Zimbabwe: Significance, Meaning of Heroes’ Day

IF Christmas and Easter are very important to Christians, so is Heroes’ Day for Zimbabweans.

“Where there is no sacrifice there is no peace,” one great philosopher once explained.

Three important points are significant in understanding the meaning of Heroes’ Day, especially among today’s youths.

What is a hero? A hero or heroine is someone who gives himself to a cause, demonstrating exceptional courage, nobility and fortitude in a specific area in order to serve others.

Simply defined, he/she is someone who sacrifices himself/herself for the common good of others.

What is a sacrifice? A sacrifice is an act of giving up something valued for the sake of something else regarded as more important or worthy.

Anything in life can be given as a sacrifice either for noble purposes or for evil purposes.

In this paper, we will concentrate on what is the common good for everyone. Someone can sacrifice his time, money, talent, health and even life in order to achieve a better objective — an art of selflessness towards other people’s welfare.

What is the goal of a sacrifice? The goal of a sacrifice is to gain something more valuable than what was sacrificed for. An example would be that of Jesus Christ, who sacrificed his one life in order to reconcile billions of people to God.

Since the three questions have been explained, we can proceed to appreciate the importance of Heroes’ Day for Zimbabweans in general and for the youths in particular.

After a long protracted war against settler colonialists, Zimbabwe finally attained its independence in 1980. The goal of this war was freedom from colonization and the imposed negative image of indigenous Zimbabweans.

The negative and toxic portrayal of indigenous people was part and parcel of white colonial settler brutality under the guise of spreading “civilisation”.

God is unique and when He created people, He created them in His image. That makes everyone under the sun unique in their own way. Everyone needs freedom to express their uniqueness for the betterment of the world and one’s area of existence.

Without freedom, one’s gift or talent and expert opinion is consigned to oblivion.

The British and their settler descendants made laws which deprived indigenous Zimbabweans of their freedom. For example native Zimbabweans were evicted from the most productive land and resettled in areas that are arid, where they struggled to earn a living.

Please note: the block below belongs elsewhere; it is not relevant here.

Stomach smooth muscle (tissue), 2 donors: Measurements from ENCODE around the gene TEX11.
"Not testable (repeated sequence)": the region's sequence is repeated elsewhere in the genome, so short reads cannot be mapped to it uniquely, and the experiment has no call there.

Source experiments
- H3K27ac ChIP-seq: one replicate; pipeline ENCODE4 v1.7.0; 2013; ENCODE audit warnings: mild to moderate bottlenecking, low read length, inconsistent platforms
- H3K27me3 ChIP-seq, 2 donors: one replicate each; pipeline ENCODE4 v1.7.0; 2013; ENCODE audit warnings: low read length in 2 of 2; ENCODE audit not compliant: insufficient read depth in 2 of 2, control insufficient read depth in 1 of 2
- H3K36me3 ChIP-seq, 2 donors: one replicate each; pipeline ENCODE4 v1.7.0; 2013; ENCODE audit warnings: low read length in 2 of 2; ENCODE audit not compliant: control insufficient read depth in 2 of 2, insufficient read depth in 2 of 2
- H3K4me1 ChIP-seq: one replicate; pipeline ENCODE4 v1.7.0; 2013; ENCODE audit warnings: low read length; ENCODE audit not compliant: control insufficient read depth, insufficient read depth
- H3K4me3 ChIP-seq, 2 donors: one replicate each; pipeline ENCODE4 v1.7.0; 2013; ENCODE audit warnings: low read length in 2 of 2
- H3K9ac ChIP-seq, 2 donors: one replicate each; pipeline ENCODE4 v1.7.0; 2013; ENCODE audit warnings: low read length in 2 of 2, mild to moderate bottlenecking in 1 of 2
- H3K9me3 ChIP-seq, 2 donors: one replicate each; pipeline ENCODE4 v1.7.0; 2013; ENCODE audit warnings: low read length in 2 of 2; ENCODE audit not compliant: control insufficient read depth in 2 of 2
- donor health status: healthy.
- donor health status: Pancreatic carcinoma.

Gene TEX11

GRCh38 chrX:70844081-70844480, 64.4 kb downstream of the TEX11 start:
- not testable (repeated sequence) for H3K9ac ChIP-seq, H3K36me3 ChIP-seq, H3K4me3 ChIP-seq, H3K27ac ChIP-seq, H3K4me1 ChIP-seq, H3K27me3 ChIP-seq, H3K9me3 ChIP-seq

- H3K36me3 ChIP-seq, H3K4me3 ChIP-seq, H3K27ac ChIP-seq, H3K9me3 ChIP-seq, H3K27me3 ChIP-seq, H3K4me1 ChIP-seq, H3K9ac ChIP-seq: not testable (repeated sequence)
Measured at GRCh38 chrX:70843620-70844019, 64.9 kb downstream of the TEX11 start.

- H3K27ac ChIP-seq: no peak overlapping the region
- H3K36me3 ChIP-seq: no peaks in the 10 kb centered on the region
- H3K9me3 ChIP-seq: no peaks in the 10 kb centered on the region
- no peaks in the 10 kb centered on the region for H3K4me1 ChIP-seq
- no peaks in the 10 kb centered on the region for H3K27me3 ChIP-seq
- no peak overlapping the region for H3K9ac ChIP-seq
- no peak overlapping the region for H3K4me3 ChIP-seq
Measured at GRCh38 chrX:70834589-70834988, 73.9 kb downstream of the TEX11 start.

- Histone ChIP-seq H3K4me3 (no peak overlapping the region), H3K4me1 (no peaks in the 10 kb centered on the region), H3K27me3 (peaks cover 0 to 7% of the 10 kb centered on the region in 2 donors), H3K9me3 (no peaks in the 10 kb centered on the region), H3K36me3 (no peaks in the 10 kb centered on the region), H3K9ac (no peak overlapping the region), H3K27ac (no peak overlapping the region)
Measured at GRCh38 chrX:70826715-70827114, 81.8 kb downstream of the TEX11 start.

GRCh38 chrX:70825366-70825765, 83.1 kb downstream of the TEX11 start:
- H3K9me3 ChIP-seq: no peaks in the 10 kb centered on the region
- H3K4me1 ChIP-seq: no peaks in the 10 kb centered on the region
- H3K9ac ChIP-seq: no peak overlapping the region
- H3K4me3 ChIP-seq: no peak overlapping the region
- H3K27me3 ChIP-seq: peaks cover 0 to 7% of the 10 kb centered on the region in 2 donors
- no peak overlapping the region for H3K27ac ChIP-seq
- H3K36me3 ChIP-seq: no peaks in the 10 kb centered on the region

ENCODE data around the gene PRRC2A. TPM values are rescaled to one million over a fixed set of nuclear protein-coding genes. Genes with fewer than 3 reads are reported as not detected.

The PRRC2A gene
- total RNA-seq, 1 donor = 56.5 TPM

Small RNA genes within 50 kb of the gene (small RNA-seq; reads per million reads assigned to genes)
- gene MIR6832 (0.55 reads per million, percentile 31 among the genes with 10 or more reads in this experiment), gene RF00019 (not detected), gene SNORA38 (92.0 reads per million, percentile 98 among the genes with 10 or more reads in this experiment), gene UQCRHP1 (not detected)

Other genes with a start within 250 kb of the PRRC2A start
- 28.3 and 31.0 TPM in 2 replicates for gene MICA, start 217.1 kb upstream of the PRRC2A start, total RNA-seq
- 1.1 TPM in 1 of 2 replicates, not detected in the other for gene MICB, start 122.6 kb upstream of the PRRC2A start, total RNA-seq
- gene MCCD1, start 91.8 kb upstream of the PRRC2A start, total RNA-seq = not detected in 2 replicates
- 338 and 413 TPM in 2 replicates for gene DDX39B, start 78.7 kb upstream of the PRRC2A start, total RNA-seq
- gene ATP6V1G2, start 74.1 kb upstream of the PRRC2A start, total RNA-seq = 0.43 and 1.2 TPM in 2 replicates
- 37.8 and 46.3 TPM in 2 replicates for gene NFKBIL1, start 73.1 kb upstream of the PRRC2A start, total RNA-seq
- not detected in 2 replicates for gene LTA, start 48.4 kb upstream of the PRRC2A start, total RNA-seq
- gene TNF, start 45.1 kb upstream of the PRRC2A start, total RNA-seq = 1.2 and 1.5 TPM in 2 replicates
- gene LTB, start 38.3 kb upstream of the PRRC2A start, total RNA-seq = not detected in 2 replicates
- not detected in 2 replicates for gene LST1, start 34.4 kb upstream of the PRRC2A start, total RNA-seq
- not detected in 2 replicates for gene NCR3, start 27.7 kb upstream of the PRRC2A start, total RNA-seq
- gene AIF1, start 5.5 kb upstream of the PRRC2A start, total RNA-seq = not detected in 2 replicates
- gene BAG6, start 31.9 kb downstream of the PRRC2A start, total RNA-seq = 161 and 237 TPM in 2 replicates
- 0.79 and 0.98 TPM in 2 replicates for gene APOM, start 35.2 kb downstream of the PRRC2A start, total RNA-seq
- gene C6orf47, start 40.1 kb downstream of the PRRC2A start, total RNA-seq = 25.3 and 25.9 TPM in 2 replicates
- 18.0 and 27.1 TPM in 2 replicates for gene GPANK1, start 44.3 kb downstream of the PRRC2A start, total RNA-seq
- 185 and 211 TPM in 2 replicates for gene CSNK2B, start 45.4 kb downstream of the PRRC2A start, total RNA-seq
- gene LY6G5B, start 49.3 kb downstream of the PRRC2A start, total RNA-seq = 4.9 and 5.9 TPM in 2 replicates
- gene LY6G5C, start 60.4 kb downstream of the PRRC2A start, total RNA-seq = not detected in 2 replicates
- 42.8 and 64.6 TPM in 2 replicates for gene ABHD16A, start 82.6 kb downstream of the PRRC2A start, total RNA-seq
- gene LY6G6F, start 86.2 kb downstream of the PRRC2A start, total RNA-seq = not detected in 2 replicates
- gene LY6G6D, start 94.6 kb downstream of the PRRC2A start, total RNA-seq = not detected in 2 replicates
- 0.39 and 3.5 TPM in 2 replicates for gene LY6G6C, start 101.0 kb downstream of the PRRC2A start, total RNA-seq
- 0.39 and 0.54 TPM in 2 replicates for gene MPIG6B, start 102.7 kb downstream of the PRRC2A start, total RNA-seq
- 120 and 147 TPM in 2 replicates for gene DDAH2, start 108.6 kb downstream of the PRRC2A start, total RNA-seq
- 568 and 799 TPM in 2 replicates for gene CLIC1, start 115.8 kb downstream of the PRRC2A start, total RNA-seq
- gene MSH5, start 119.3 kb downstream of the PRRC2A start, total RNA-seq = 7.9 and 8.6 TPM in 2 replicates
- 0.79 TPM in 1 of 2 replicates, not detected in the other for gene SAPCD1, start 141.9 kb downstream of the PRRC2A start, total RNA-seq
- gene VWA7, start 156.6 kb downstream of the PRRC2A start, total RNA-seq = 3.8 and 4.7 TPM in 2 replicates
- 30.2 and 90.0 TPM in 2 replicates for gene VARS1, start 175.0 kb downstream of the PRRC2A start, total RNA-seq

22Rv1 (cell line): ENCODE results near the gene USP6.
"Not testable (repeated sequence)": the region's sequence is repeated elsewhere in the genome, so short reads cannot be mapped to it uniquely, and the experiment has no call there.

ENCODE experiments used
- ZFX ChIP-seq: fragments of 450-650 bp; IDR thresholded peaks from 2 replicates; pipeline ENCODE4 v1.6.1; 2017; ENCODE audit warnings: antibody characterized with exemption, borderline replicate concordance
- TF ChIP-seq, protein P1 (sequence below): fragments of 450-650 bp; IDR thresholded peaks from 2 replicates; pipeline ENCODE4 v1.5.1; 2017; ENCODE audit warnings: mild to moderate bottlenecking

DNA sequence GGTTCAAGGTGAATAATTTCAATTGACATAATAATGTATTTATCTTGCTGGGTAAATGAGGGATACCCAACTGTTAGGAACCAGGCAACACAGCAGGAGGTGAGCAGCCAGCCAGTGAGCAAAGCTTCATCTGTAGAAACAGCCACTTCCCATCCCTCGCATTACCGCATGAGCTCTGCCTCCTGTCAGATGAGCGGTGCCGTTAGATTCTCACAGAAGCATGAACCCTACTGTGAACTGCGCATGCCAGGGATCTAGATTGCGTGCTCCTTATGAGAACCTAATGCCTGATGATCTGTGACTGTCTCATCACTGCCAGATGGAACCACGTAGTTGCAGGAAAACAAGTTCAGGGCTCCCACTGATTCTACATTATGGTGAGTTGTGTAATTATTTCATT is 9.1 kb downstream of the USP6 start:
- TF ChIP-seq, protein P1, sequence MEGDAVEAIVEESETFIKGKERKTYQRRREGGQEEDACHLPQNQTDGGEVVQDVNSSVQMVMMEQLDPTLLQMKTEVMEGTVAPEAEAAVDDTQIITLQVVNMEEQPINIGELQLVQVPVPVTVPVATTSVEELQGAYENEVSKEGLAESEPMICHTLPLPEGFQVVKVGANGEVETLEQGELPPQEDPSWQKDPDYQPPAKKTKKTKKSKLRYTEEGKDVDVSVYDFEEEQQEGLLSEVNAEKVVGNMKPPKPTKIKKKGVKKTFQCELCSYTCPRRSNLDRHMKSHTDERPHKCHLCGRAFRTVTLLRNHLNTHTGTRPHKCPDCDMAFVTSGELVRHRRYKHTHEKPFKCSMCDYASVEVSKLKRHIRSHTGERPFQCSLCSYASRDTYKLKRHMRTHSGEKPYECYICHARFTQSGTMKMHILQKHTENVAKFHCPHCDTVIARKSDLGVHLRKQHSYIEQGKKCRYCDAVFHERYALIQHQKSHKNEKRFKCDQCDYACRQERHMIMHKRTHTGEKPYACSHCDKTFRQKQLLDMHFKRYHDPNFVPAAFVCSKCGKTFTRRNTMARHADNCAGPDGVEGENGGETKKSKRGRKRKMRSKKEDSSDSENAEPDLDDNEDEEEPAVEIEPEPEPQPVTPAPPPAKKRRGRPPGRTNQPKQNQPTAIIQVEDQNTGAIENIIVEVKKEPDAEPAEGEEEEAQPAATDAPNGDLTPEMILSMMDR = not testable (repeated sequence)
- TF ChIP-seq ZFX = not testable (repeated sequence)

These harsh conditions led many to question the injustices of the white settler colonial rule.

If a gift is suppressed for a long time, it becomes fire in the holder, to the extent that he/she can do anything in order to unleash the fire that is bottled up in them.

This was the situation with the heroes and heroines of the liberation struggle, beginning with the First Chimurenga in the 1890s. The First Chimurenga marked the rise to the fore of heroes and heroines such as Sekuru Kaguvi, Chaminuka, Nehanda Nyakasikana and Lozikeyi Dlodlo.

They sacrificed their lives in order to fight during the resistance and in the process taught their children the essence of self-deliverance and freedom from colonial powers.

As a result of the zeal and the burning fire in the quest for freedom, the Second Chimurenga brought many heroes and heroines, unlike the first. This led to victory in 1980 when Zimbabwe gained independence.

During the liberation war, many sacrificed their lives in combat, some their time, money, intellectual capabilities in war strategy, development and implementation.

Yet others sacrificed their lives as a network of informers — mujibhas and chimbwidos. Some played the role of uplifting the morale of the comrades through motivational songs, as exemplified by Cde Chinx Chingaira or the LMG Choir.

I am presenting the argument that all were heroes and heroines in the area of their skill, talent or gift. Since everyone is unique in his or her own way, all heroes and heroines are equal because it was their individual and combined efforts which ushered independence in 1980. So all heroes, both great and small, are equal as far as the August 10 celebrations are concerned.

Heroines were female resistance figures who sacrificed their lives by fighting side by side with their male counterparts. Among these are Cde Ruth Namonde Chinamano, who offered the back of her shop in Highfield to be used as an office for the National Democratic Party. In 1963, she was elected secretary of the Salisbury district of the Zimbabwe African Women’s Union (ZAWU), ZAPU’s women’s wing.

In 1964, together with her husband, Cde Josiah Chinamano, Cde Joseph Msika and Cde Joshua Nkomo, they were detained at Gonakudzingwa — the first four inmates of Gonakudzingwa and she was the only female.

As youths, Heroes’ Day teaches us that in order to obtain something more important in life, there is need for sacrifice. That means jettisoning some questionable moral values, behaviours and practices so rampant among students these days.

It is a tragedy to hear some youths despising or denouncing our forefathers who sacrificed their lives so that we could have the freedom that we have today compared to the oppression by white colonial settlers.

How, as the youths, are we contributing to the future of this country, so that generations to come can look back and point to and cherish our achievements?

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